A sorting area is established at the beginning of the field work and should have the following characteristics:
• A paved surface approximately 1000 sq ft in area and at least 16 ft wide
• Accessibility to vehicles
• Protection from precipitation and strong winds
• Heating in cold weather
• Separation from traffic lanes and areas where heavy equipment is used but within sight of arriving trucks
A typical sorting operation might use two sorting boxes and a crew of ten to twelve. The crew includes two sorting teams of four or five persons each, a supervisor, and a utility worker. The basic sorting sequence, starting when collection of the sample is complete, is as follows:
1. The sample is transported from the sampling point to the sorting area. A pickup truck or front-end loader can be used for this purpose.
2. The sampler gives the sorting supervisor a copy of a data form.
3. The sample is unloaded onto the surface of the sorting area.
4. Large items (e.g., corrugated cardboard and wood) and bags containing a single waste category (most often yard waste) are removed from the sample and set aside for weighing, bypassing the sorting box.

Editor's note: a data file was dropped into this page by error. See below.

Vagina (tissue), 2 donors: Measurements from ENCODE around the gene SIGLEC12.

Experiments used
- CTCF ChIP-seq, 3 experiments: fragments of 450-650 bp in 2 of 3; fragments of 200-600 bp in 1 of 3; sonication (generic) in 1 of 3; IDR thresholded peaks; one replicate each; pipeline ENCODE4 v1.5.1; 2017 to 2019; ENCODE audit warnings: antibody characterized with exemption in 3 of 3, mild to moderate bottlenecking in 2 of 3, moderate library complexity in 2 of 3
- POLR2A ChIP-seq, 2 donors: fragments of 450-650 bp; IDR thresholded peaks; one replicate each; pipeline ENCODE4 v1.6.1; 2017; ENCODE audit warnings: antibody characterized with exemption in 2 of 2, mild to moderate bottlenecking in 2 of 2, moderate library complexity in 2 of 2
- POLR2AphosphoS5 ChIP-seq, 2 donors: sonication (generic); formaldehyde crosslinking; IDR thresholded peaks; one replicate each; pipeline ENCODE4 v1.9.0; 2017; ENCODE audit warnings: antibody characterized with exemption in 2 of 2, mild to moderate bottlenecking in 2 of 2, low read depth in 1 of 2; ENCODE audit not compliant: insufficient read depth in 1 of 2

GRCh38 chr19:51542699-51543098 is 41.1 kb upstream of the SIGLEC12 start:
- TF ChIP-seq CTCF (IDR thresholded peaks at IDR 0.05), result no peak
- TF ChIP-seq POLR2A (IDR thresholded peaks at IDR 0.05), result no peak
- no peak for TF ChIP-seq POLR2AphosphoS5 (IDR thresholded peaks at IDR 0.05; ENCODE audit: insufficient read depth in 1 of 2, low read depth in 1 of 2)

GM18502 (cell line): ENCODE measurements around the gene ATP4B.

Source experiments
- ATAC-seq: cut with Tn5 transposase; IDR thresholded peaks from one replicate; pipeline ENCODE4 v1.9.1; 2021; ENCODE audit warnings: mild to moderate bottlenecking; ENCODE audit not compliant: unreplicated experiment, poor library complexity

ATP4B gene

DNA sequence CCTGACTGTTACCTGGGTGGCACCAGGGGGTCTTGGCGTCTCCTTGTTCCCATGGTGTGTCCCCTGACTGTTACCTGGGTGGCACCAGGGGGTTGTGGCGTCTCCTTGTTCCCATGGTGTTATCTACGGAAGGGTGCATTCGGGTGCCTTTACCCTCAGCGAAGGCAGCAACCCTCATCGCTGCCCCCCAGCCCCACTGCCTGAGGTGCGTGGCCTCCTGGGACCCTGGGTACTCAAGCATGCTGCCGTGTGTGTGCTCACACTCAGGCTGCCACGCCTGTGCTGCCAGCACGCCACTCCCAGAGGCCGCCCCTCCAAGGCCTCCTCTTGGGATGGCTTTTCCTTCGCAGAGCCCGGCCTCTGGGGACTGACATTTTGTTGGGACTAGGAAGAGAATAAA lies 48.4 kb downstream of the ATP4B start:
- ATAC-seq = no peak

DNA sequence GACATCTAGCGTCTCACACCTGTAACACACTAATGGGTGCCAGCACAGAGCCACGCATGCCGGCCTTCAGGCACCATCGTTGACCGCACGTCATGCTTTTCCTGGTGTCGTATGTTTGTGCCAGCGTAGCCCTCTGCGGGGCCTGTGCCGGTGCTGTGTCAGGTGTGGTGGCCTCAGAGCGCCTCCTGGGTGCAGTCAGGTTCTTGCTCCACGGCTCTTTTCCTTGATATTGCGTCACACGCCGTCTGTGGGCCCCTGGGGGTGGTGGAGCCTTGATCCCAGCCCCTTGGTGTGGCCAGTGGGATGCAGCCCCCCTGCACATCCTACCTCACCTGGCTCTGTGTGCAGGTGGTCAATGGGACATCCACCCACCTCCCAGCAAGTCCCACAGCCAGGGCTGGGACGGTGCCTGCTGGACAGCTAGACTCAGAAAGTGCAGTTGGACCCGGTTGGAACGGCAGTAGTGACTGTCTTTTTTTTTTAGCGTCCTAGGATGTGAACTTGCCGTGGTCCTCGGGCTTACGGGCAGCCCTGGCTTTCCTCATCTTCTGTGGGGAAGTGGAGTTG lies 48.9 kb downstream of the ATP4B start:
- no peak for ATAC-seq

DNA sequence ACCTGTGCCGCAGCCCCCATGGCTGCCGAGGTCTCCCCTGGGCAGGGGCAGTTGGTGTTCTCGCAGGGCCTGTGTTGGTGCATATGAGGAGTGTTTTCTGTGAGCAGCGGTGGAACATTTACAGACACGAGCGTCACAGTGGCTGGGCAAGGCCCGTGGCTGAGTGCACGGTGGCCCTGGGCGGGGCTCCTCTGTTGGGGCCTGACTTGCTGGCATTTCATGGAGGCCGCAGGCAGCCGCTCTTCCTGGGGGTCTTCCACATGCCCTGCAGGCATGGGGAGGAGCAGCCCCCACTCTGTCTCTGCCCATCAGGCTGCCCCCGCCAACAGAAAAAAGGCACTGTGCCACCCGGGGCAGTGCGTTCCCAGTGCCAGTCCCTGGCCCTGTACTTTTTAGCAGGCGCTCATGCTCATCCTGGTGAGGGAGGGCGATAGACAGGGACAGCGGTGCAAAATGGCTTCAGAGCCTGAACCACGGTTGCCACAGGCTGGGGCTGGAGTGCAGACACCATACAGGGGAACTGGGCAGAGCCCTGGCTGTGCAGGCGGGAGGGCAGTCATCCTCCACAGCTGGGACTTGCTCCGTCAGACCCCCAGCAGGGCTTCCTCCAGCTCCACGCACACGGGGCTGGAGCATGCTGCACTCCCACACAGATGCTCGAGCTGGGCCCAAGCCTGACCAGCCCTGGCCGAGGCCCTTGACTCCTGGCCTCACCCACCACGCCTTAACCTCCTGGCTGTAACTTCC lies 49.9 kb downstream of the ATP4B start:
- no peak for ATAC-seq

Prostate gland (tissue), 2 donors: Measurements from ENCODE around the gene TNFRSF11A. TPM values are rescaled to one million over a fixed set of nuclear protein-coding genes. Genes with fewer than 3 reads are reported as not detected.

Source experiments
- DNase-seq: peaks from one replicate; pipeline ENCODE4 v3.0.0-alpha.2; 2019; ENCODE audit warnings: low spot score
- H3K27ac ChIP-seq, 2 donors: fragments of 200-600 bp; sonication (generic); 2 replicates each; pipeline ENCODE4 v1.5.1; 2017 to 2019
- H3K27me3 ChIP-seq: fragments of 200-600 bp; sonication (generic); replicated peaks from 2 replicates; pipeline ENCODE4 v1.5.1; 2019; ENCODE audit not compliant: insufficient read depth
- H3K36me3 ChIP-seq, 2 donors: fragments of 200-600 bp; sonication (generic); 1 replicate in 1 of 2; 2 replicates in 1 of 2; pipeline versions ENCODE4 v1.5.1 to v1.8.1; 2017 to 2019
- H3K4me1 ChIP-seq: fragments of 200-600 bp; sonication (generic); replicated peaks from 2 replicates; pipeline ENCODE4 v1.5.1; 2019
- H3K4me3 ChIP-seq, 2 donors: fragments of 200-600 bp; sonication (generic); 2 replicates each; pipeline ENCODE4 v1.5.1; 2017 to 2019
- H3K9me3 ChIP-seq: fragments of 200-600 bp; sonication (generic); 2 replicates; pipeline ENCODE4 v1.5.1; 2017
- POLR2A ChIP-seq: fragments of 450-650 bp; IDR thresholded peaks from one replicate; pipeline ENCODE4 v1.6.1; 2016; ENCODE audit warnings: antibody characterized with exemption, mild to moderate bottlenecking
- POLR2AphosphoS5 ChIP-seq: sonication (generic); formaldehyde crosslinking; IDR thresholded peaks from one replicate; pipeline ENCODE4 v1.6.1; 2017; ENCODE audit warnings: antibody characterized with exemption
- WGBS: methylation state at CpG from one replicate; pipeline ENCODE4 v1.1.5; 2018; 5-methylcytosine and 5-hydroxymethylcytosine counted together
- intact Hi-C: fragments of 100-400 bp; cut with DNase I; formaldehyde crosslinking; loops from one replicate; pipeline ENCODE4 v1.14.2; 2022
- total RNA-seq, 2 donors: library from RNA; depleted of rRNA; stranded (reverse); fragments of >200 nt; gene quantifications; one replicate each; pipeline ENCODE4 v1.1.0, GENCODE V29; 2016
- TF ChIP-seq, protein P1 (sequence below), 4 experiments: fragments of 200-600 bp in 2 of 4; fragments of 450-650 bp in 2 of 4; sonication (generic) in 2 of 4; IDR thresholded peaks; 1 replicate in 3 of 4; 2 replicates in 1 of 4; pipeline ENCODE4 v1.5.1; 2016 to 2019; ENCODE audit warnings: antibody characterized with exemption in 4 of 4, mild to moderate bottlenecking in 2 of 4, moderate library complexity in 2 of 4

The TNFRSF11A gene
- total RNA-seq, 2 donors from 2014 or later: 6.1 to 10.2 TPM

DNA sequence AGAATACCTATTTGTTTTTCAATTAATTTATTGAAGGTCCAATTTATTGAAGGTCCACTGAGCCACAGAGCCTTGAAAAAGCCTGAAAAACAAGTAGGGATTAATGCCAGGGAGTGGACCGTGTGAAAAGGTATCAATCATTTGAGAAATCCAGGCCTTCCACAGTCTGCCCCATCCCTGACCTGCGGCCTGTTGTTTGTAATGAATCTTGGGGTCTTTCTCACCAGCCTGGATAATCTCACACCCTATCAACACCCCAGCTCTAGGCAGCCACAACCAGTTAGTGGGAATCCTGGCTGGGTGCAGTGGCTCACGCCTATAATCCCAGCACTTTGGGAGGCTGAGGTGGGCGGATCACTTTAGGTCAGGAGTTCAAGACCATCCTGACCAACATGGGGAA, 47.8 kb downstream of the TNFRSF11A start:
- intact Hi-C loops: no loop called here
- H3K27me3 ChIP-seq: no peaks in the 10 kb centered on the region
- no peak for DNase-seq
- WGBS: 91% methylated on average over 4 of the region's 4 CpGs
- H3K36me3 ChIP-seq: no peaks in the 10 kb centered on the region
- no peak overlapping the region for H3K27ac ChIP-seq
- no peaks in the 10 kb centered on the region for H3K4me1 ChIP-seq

5. The remainder of the sample is transferred by increments into the sorting box, using broad-bladed shovels to transfer loose material.
6. The waste is sorted into the containers surrounding the sorting box.
7. The containers are brought to the scale, checked for accuracy of sorting, and weighed.
8. The gross weight of the waste and container and a letter symbol indicating the type of container are recorded on the data form.
9. If required, the waste in the containers is subsampled for laboratory analysis.
10. The containers are dumped in a designated receptacle or location.
The supervisor must ensure that each sample remains matched with the correct data form and that waste does not cross between samples.
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